Don’t Mess with U.S. Border Agents

On July 7, more than 2000 elderly cruise passengers (mostly British) underwent seven hours of customs examination on a hot Los Angeles pier while on a 10-week cruise on the P & O liner Arcadia.  They said customs agents harassed them after some of their group made smart remarks about being in Guantanamo Bay. Whoever was at fault, the cruisers learned one lesson: don’t mess with border agents.  You can’t win.

Crossing the border into the United States, which used to be a relatively simple process, is becoming more cumbersome for foreigners as border agents become more inquisitive of incoming visitors. It’s all a matter of imposing tighter security and trying to make this enormous border less porous and less inviting to undesirables.  It’s a tough balancing act, and your feelings may be hurt if you’re singled out for special scrutiny, but get used to it.

More important, do your homework and be prepared.  The easier you are to deal with, the more likely you will get through unscathed. Here’s what you need to do.

Have your passport ready and your immigration form signed and don’t volunteer a lot of information about how the picture really doesn’t look like you. Be courteous and pleasant, answer the agent’s  questions concisely but don’t take up his or her time with irrelevant small talk.  There is a line behind you.

Be prepared to show evidence that you have a permanent residence to which you will be returning and don’t be vague about your plan to return. Show the agent you have a plan and are not going to lounge around in the U.S. until you find work (which you’re not allowed to do), or until you run out of money.

It’s not a bad idea to stick a recent property tax or telephone bill in your pocket if asked to show other evidence of permanent residency.

If asked when you were in the U.S. last, and how long you stayed, be specific but don’t appear obsessive.

You are allowed to be in the U.S. as a visitor for up to six months a calendar year, and border agents think in those terms—they don’t think of 182 days as a magic number. I know of several Canadians who have forthrightly said they were in the U.S. 182 days last year and the agent thought they were being smartasses for tossing a number like that at him and he really gave them a going over. Don’t over-react to a question like that.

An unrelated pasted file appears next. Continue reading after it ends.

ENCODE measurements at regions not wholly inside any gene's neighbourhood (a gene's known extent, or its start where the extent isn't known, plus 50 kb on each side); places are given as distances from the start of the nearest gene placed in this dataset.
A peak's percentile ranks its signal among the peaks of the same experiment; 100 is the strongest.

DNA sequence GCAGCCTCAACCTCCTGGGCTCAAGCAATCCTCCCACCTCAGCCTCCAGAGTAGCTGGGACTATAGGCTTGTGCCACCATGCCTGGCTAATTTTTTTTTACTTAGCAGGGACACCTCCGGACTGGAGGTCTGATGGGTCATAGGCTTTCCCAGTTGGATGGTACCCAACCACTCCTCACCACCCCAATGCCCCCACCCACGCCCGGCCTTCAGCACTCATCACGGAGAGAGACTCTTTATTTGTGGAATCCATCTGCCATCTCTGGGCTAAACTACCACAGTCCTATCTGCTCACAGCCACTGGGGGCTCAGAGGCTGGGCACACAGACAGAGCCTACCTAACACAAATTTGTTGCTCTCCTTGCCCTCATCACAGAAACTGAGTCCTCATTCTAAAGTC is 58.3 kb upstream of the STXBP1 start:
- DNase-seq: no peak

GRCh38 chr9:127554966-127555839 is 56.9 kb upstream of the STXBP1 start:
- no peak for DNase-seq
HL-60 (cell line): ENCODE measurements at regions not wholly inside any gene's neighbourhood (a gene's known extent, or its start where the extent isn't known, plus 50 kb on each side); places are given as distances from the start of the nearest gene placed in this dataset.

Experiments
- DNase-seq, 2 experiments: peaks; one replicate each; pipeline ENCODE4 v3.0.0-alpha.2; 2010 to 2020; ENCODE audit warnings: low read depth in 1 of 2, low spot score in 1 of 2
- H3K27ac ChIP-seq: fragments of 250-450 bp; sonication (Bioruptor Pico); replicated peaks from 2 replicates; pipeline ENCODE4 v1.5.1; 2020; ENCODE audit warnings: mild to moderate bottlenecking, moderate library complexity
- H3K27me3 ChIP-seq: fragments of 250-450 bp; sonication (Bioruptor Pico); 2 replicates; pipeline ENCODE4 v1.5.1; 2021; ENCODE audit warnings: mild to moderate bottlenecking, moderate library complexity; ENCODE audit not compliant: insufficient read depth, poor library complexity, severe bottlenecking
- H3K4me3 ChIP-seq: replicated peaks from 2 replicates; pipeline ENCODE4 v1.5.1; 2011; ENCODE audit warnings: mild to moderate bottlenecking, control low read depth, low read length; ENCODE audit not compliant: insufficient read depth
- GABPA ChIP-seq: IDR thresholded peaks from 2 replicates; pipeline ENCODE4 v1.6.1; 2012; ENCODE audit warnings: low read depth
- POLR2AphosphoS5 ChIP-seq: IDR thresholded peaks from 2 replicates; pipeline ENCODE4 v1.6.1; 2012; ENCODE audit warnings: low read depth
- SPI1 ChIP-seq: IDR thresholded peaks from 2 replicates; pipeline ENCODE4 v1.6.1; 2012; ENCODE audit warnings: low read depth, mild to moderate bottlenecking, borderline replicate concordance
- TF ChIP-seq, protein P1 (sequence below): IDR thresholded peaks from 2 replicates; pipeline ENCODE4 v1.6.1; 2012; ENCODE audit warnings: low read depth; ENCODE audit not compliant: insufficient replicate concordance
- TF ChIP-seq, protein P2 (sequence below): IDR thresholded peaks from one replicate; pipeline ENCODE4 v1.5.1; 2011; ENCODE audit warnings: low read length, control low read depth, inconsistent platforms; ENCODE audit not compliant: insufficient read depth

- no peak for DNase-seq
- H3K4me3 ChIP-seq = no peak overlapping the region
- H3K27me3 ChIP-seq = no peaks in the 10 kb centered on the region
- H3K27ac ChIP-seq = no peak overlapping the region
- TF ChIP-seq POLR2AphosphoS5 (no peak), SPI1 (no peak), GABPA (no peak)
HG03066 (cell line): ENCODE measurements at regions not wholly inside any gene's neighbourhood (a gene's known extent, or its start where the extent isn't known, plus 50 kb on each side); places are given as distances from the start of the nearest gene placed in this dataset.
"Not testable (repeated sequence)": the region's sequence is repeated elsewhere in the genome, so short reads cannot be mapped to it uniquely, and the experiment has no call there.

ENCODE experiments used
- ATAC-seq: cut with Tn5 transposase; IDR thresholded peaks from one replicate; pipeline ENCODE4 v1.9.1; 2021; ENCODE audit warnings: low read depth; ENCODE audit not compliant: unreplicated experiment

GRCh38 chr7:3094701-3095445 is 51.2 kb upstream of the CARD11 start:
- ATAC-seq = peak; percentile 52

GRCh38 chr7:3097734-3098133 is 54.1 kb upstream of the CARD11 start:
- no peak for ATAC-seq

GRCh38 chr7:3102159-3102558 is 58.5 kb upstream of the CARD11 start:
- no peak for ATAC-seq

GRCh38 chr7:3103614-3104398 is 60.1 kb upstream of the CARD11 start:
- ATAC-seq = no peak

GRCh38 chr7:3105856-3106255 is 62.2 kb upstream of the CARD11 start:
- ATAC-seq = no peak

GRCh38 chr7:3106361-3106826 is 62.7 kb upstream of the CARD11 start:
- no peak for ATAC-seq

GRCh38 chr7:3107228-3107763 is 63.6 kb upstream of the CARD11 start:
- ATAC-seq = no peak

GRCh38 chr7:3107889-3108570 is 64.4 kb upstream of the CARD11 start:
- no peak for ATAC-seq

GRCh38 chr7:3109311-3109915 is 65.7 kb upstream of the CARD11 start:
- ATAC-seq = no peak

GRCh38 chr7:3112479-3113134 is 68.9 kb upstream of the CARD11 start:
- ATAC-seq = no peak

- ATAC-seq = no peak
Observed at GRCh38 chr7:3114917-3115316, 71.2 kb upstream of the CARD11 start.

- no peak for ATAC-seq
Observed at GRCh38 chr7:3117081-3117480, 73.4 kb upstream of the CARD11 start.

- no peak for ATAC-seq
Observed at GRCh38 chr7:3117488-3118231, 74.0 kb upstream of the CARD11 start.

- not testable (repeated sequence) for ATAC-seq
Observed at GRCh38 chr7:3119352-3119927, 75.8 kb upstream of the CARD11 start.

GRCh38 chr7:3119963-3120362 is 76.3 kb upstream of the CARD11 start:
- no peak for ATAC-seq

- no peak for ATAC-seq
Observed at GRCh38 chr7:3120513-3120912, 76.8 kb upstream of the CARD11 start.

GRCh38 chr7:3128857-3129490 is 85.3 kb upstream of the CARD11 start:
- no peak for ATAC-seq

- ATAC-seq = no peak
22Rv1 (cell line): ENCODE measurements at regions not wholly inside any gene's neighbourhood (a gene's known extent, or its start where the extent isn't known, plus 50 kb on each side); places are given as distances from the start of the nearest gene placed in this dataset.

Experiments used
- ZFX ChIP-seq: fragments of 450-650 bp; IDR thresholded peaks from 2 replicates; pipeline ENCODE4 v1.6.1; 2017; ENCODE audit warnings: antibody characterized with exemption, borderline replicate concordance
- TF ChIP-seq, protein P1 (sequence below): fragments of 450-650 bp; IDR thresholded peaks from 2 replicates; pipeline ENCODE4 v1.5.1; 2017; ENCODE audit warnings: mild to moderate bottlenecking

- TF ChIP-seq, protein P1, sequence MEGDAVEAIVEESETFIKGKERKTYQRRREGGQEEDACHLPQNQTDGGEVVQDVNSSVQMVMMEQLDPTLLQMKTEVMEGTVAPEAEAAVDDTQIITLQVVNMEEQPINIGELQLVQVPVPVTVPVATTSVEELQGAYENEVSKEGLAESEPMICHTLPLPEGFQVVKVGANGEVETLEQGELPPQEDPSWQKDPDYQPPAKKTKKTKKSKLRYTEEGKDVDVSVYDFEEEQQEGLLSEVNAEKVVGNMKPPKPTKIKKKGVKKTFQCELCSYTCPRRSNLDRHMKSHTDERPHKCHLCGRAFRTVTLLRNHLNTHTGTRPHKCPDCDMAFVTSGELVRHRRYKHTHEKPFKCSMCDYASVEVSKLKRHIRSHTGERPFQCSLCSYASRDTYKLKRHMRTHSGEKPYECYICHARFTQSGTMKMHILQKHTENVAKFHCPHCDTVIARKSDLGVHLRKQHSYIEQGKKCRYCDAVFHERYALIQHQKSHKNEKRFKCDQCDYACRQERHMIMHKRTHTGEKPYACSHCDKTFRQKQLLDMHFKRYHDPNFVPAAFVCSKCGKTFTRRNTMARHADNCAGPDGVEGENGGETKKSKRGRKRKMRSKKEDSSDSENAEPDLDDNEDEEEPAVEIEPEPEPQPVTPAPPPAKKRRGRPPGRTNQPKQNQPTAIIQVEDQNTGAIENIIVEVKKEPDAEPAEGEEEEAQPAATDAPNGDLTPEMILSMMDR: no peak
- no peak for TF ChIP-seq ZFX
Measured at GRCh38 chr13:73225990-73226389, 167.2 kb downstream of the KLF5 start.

Don’t take offense at some of the questions you are asked. There’s a purpose to the question and it doesn’t necessarily have anything to do with the way you look or the nervous smile on your face. This agent doesn’t know you from Adam.  He or she is just doing a job and trying to make sure you are who you say you are.

Don’t make stupid jokes about carrying bombs or cocaine. That’s one sure way of having yourself strip search and poked and prodded in places you wish you didn’t have.

Before you go, remember the golden rule about being allowed to be in the U.S. for no longer than six months in a calendar year: that means from the 15th or 16th of one month, to the 15th and 16th of another.  That’s the way border agents think; so should you. Remember that other nationalities are only allowed up to 90 days at a stretch.

And most important, remember that you are a guest in someone else’s house. You are there by privilege,  not by right. If a border agent is not satisfied with your answers, or has even a suspicion you are not on the level, he or she can turn you around and send you home: no questions asked. And there’s nothing you can do about it.  So be prepared but don’t be paranoid and don’t sweat all over your passport. And if you don’t have a passport, you deserve what you get.

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